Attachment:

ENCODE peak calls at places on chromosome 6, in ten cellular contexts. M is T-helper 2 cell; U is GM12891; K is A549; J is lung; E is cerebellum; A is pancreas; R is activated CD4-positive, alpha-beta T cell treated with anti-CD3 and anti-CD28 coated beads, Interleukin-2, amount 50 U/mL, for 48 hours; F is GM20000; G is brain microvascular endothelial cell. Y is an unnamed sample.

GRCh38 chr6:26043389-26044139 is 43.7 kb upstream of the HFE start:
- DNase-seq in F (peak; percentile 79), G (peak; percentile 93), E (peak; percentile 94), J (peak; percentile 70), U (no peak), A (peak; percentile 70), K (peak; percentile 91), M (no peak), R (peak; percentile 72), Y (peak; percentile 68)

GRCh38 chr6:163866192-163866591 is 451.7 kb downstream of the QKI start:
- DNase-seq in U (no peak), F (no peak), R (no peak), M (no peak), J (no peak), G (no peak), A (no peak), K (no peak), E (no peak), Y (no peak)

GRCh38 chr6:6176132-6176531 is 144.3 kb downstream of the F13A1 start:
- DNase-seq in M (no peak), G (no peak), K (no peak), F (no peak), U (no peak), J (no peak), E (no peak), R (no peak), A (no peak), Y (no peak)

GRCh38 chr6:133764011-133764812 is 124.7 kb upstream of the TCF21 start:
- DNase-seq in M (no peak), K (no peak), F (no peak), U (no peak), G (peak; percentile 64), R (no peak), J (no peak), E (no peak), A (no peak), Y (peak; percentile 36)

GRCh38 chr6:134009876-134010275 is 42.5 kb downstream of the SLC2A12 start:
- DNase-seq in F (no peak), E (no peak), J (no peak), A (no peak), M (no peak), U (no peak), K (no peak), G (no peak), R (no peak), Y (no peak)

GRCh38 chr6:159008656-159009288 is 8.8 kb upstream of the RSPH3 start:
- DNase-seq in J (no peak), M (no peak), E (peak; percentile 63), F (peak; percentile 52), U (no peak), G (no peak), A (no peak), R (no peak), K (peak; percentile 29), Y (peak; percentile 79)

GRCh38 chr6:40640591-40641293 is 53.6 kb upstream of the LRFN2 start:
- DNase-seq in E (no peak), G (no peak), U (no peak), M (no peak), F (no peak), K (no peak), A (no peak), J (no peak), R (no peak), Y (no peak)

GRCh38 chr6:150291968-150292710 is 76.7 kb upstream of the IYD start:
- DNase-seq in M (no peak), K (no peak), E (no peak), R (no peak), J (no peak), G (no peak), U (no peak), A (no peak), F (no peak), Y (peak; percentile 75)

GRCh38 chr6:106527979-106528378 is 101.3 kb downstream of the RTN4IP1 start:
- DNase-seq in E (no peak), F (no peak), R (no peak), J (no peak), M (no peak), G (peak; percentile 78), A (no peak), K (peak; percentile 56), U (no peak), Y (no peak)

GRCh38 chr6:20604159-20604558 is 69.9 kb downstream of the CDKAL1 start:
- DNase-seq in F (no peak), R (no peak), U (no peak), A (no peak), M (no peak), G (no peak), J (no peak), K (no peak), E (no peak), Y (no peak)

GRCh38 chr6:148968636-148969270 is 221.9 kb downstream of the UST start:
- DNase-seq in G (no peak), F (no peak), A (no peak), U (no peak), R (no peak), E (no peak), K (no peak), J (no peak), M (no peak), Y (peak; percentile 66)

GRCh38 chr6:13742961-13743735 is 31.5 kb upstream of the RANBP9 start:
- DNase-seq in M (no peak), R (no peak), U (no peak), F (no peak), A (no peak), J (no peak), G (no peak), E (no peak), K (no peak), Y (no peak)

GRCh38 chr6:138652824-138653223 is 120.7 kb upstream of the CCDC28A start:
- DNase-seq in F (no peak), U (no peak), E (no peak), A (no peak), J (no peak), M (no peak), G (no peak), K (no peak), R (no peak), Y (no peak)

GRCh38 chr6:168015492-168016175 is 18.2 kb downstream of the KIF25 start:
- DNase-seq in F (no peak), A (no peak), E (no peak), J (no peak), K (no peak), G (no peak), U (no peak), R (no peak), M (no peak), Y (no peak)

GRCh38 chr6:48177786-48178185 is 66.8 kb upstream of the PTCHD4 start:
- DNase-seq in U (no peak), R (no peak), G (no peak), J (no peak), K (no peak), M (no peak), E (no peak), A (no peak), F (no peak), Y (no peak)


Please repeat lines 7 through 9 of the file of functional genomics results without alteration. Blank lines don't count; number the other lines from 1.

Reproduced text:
- DNase-seq in M (no peak), G (no peak), K (no peak), F (no peak), U (no peak), J (no peak), E (no peak), R (no peak), A (no peak), Y (no peak)

GRCh38 chr6:133764011-133764812 is 124.7 kb upstream of the TCF21 start:
- DNase-seq in M (no peak), K (no peak), F (no peak), U (no peak), G (peak; percentile 64), R (no peak), J (no peak), E (no peak), A (no peak), Y (peak; percentile 36)